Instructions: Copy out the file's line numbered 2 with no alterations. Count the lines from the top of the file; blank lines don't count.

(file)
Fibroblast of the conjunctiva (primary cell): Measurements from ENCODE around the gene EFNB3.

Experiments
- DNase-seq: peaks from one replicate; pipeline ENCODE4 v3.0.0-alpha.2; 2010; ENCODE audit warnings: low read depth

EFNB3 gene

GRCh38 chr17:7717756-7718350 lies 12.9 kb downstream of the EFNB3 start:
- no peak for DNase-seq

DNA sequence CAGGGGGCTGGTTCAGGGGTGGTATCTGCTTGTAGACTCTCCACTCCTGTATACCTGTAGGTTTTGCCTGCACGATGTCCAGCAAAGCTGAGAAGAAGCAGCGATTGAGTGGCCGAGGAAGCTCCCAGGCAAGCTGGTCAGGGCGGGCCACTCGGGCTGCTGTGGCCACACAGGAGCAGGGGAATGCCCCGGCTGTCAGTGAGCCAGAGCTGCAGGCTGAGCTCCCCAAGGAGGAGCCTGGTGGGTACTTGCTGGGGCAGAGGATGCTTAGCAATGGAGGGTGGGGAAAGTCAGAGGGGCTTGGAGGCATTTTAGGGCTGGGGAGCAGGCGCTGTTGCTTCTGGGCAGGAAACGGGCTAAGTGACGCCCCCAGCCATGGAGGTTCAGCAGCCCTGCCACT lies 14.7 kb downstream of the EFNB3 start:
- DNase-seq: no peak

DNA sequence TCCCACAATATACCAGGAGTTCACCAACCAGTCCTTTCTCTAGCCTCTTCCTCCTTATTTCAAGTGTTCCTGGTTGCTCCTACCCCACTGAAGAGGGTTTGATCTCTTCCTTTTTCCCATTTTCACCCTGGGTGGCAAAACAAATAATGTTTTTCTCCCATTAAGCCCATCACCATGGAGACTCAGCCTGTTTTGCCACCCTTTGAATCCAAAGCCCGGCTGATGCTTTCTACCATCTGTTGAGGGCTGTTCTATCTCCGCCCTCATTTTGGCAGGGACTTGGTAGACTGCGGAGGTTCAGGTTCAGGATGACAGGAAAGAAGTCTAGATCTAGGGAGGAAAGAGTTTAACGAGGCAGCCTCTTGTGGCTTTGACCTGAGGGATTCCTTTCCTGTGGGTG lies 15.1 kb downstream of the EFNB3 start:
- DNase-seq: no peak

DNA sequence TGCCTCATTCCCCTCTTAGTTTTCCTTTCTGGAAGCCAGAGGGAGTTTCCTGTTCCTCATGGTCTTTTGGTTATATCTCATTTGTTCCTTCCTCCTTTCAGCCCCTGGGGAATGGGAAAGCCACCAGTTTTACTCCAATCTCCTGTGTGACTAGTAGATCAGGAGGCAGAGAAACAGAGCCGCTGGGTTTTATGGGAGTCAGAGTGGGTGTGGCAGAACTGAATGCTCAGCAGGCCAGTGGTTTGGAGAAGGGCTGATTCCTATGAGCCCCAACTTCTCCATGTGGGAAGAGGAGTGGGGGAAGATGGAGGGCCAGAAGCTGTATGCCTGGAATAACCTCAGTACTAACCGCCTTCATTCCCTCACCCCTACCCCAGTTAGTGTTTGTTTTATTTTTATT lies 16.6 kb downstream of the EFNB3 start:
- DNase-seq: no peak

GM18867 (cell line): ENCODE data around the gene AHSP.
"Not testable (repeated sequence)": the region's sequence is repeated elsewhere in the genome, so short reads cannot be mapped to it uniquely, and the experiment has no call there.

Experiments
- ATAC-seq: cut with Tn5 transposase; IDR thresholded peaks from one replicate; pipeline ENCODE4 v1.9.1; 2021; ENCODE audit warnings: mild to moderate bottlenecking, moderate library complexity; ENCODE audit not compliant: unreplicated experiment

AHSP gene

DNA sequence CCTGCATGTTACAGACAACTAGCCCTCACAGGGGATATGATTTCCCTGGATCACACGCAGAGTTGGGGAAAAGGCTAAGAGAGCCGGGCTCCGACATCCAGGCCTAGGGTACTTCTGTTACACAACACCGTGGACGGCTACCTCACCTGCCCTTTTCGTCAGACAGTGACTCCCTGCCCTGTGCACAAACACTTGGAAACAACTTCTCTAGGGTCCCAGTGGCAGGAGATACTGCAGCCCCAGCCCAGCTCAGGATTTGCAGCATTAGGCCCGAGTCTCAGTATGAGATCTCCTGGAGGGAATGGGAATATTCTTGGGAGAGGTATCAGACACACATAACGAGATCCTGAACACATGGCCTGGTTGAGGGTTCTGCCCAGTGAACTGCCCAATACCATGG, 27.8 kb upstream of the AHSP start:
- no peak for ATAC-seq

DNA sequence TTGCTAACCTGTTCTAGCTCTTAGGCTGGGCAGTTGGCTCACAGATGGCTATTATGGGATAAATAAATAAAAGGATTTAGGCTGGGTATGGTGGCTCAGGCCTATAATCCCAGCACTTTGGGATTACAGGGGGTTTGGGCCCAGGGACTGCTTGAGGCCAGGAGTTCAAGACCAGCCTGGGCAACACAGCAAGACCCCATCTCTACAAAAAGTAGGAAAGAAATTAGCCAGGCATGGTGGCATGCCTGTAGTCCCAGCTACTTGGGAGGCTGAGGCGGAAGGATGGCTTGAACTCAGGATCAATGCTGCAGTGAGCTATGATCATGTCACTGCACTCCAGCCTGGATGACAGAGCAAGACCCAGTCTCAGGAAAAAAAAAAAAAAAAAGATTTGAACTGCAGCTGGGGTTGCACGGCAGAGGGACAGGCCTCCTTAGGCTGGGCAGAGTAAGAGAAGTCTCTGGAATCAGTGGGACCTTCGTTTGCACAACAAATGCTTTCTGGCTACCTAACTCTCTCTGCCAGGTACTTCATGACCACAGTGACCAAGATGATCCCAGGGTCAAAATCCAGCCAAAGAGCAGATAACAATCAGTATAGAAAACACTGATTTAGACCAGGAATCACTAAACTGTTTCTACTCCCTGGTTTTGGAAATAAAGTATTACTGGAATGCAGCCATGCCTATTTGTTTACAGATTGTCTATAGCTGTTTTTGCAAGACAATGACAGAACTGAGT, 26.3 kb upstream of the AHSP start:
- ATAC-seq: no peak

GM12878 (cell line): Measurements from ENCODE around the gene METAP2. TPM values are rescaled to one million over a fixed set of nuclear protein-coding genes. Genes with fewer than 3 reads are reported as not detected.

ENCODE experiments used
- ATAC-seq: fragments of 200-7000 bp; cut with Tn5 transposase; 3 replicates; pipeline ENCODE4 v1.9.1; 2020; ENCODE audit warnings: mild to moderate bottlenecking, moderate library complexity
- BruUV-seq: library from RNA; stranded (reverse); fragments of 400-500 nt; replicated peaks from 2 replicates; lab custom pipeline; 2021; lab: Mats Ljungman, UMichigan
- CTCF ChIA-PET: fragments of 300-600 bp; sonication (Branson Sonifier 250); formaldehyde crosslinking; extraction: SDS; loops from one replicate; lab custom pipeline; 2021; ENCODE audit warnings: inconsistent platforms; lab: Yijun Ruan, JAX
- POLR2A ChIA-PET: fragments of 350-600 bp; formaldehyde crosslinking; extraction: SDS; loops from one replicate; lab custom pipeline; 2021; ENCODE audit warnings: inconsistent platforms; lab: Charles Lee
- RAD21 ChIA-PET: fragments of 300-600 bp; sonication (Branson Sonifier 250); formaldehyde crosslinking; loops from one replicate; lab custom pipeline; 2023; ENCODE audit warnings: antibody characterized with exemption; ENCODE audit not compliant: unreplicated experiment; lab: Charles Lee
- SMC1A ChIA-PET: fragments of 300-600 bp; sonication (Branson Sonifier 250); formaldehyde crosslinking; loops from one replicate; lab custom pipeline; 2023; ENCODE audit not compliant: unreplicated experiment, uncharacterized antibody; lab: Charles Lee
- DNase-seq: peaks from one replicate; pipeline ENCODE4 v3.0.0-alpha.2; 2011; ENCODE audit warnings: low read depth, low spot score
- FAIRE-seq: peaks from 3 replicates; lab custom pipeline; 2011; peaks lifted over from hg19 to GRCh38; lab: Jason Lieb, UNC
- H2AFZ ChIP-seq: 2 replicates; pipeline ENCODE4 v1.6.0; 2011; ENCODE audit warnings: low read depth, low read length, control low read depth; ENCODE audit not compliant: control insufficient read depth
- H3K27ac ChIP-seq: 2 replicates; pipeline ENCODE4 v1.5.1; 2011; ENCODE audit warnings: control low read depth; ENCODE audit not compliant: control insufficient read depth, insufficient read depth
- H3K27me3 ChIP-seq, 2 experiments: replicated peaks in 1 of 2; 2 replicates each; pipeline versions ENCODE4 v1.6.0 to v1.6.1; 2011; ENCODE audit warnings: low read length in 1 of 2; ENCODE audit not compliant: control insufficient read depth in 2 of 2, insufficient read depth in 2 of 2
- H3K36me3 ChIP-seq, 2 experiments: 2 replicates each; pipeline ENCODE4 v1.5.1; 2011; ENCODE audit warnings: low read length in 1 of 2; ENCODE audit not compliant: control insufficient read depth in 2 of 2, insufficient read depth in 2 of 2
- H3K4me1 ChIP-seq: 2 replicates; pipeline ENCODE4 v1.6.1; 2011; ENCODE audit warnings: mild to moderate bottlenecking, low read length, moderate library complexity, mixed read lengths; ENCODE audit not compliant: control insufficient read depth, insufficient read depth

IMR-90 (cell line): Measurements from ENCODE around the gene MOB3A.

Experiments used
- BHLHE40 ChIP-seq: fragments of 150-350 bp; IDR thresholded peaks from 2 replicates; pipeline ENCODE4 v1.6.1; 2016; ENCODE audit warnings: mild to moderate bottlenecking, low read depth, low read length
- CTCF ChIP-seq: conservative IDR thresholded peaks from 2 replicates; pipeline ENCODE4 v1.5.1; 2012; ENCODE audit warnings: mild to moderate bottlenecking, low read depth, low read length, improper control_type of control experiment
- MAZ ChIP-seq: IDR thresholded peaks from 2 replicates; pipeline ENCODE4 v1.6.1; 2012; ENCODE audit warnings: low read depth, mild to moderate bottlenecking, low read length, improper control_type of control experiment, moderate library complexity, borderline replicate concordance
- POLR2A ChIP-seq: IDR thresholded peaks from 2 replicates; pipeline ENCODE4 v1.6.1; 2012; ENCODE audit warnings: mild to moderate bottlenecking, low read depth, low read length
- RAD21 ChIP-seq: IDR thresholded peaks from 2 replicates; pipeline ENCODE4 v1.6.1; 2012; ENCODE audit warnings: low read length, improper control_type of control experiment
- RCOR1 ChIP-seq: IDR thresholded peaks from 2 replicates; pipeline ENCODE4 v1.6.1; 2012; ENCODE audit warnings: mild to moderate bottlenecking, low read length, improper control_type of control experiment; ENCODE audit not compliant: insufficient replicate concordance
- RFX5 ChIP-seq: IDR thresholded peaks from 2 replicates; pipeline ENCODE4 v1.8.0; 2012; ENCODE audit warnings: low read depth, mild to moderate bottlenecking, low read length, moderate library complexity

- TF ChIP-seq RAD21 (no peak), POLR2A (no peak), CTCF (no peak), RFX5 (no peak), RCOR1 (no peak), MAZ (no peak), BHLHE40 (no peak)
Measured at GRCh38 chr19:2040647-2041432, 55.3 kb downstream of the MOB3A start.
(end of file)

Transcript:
Experiments